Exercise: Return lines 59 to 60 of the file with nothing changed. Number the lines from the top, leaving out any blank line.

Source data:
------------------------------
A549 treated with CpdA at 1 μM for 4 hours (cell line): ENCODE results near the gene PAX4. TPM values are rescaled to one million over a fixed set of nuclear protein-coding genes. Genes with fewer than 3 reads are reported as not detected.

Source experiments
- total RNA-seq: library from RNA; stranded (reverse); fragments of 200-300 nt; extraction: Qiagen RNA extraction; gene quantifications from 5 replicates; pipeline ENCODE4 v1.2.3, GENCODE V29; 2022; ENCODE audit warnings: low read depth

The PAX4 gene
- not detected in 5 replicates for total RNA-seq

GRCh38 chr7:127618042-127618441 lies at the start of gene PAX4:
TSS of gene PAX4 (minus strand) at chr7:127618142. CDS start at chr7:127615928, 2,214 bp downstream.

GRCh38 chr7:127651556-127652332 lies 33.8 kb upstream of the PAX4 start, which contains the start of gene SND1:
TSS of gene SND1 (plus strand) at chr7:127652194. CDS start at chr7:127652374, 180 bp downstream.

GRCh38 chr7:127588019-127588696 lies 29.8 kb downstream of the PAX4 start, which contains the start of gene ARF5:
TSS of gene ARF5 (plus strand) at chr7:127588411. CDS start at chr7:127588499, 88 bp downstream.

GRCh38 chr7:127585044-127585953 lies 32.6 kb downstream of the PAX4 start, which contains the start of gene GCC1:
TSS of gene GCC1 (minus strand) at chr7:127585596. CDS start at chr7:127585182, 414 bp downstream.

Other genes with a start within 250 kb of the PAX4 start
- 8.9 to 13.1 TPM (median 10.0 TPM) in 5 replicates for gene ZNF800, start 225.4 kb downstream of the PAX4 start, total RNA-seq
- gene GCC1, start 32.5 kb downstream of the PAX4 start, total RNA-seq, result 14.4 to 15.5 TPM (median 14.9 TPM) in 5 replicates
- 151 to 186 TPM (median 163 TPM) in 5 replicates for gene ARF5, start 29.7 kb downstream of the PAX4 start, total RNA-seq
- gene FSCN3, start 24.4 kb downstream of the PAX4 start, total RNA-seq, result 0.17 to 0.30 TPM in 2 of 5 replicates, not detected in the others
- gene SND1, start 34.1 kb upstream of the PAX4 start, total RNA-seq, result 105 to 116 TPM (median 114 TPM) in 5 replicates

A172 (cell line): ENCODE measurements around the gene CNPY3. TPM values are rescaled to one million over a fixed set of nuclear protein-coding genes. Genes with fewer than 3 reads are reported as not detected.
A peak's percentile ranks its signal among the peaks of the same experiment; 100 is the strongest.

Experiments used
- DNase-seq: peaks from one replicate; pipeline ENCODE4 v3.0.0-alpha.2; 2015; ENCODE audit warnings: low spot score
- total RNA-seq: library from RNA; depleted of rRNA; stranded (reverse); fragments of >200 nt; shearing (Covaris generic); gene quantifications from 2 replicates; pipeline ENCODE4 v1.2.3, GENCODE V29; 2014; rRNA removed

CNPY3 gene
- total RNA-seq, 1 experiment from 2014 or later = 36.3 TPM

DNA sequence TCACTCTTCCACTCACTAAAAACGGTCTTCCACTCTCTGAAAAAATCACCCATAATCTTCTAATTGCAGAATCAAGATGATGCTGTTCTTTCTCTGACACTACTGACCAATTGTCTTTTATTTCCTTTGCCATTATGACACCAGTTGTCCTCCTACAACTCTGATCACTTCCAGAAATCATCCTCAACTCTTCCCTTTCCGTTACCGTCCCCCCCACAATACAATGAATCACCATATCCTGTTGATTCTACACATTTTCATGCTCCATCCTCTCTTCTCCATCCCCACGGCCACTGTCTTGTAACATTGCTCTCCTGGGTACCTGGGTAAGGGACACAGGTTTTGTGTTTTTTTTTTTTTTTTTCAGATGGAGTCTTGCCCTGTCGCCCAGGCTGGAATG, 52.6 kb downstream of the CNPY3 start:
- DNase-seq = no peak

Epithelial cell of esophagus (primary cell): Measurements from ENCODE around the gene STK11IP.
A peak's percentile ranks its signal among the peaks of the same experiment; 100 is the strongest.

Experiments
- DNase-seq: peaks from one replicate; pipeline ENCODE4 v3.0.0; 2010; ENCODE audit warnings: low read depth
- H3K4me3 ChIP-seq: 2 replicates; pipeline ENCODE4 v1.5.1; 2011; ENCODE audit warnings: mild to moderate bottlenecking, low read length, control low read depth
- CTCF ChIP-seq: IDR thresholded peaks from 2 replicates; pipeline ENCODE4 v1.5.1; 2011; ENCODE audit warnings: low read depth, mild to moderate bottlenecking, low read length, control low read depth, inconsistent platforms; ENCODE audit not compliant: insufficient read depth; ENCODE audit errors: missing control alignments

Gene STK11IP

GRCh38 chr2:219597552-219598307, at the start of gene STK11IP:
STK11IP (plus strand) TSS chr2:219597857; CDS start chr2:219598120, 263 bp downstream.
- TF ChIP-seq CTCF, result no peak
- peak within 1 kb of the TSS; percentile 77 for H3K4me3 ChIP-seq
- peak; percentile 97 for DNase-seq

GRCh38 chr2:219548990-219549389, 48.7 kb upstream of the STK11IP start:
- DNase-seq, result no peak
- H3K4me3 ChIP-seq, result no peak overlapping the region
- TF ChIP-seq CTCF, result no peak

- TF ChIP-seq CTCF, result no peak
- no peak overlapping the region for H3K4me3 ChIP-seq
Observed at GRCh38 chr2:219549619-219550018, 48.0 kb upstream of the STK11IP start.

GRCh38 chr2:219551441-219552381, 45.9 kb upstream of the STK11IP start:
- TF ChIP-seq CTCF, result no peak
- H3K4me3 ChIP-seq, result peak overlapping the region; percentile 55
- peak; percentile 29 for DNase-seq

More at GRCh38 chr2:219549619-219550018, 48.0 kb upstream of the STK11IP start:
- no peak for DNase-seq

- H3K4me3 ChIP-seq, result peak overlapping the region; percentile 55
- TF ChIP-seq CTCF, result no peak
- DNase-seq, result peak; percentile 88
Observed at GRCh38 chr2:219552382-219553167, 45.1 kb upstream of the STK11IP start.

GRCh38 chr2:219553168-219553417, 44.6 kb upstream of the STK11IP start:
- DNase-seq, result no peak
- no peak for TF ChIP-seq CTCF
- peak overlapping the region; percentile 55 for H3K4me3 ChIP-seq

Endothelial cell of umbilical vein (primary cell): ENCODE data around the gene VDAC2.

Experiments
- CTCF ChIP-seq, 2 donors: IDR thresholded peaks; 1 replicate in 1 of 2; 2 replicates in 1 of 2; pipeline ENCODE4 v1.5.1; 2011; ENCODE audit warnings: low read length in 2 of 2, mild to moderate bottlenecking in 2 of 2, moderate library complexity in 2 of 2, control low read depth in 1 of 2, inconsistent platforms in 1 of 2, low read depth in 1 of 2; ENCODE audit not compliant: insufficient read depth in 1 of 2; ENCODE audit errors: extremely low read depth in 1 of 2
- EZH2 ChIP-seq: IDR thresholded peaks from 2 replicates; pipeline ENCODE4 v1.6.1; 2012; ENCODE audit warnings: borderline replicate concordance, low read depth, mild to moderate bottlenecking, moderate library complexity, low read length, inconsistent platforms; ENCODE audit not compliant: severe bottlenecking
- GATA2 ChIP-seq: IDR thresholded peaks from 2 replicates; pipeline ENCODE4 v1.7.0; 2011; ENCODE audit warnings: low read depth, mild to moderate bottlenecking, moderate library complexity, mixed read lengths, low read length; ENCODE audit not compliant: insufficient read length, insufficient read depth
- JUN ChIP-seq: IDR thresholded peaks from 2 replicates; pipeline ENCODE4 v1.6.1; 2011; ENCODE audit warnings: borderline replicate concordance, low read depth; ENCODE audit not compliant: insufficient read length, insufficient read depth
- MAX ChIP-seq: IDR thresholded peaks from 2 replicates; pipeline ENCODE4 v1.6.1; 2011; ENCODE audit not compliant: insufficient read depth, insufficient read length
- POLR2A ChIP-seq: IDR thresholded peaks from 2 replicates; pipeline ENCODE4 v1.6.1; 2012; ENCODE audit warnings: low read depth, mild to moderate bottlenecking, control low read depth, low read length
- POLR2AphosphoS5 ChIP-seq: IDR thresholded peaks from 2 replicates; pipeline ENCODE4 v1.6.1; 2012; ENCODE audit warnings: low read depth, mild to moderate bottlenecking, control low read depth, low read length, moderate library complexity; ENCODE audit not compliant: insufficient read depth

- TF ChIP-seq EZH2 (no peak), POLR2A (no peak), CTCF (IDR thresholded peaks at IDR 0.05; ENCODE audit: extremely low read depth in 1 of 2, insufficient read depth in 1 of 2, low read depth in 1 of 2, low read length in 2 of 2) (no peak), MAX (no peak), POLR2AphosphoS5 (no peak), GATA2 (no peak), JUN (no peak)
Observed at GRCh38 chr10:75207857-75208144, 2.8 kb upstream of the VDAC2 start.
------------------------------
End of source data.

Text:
- DNase-seq, result no peak
- no peak for TF ChIP-seq CTCF